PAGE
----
Monthly Discussion



What Kind of "Species" Are IPOs?


Initial Pubic Offerings (IPOs) seem to have been stubbornly gaining importance recently. Based on after-market performance the number of shares offered during 1999 increased by a factor of 1.6 while the dollar amount by a factor of 2 compared to those of 1998, which was a year higher than 1997 anyway. Share volume and dollar value are the ingredients that define competitiveness in the stock market. When IPOs secure investors' attention and investors' dollars, they deprive other issues at the stock market from investors' favor. So it is worth examining closer IPOs as a species with an exceptional performance.

The first impression (and popular belief) is that the number of IPOs has increased dramatically recently. But as it often happens with first impressions, it is wrong. It is true that there were 559 IPOs in 1999 compared to 349 in 1998, but there were 474 in 1997, and the last 2-year average annual number has actually decreased compared to 1997.

On a longer time frame, increase in the number of IPOs reflects on the number of issues listed at the NYSE. Again the evidence is against such an increase.


Exhibit 3. The evolution of the number of common stocks listed at the NYSE has gone through 3 well-defined natural-growth steps since 1950.

Sustained natural growth consists of a chain of S-shaped steps. The reader can find many such examples in Predictions and in An S-Shaped Trail to Wall Street. IPO history depicts such a stepwise pattern, as we see in Exhibit 3. The fractal aspect of S-curves says that small curves are nested into larger ones like Russian dolls. So by zooming back on the above figure, one may expect a single large S-shaped curve to give the overall trend from the early 1950s well into the 21st century. But the detailed picture reveals smaller curves punctuated with flat periods stretching from a few years to more than a decade, for example, between 1973 and 1986. And ahead of lies such a flat period.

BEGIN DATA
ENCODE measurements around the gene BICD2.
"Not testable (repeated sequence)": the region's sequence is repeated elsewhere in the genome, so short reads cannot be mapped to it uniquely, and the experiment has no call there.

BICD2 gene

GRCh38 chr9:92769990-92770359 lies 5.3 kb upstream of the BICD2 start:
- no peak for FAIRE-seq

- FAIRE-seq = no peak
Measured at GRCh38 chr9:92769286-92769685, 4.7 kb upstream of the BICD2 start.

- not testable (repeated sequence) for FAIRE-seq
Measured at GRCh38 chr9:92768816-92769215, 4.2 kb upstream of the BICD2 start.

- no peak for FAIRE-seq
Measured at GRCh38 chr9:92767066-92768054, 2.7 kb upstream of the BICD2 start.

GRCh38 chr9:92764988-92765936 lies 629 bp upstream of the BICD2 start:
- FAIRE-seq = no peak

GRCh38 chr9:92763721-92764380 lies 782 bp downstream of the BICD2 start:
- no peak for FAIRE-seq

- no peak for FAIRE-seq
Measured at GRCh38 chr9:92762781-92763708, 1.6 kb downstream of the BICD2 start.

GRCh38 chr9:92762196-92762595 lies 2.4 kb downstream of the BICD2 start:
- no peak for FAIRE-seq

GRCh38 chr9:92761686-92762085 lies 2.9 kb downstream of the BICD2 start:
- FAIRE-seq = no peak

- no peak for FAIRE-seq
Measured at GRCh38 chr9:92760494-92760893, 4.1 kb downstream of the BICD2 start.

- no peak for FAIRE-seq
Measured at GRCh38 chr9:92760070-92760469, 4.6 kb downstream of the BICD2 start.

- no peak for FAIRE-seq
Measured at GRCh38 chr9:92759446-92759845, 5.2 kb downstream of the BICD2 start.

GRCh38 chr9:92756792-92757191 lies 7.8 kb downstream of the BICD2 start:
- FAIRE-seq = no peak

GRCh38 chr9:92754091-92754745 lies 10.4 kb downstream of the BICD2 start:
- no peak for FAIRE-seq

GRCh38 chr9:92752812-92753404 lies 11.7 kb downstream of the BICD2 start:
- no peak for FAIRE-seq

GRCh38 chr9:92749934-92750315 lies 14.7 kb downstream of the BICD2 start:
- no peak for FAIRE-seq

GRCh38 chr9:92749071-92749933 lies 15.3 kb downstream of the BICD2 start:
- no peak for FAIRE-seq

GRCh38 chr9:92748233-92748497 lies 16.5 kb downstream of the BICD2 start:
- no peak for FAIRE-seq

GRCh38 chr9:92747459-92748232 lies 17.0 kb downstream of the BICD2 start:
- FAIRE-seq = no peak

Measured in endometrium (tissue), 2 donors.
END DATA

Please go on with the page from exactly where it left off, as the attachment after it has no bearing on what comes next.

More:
Exhibit 3 clearly indicates that the number of issues at the NYSE will not grow for a while and may even decline to some extent. Consequently the number of IPOs can not keep increasing unless issues drop out of the stock market, through company bankruptcies, at an even higher rate. But today's fairly healthy economy can not accommodate an exaggerated bankruptcy rate. So the conclusion is that the annual number of IPOs for year 2000 will go back to and possibly below 460, the last-three-year average.

Nevertheless, there is some substance to all the hype about IPOs. As we mentioned in the beginning, the share volume and the dollars offered follow trends that show no signs of decline. On the contrary, both trends depict exponential growth patterns promising to persist. With the average offered price stable and the number of IPOs non-increasing, the only way these exponential patterns can persist is if the "importance" of the IPOs increases. By importance I mean the size of the company, or its capitalization. It has not been the increasing number of IPOs that has triggered investors' preoccupation with them but the increasing size of the companies that undergo IPOs.


Exhibit 4. The evolution of the capitalization of companies undergoing an IPO.


In conclusion we can say that while the number of IPOs will subside, the amount of dollars offered in these IPOs will keep increasing for at least a year or two. IPO companies will be competitive on the stock-market floor to lure investors' money away from other stocks. Alert brokers who want to stay on the mainstream of the action should set aside increasingly important funds for this "gifted" species while it undergoes its natural growth curve (at least another couple of years).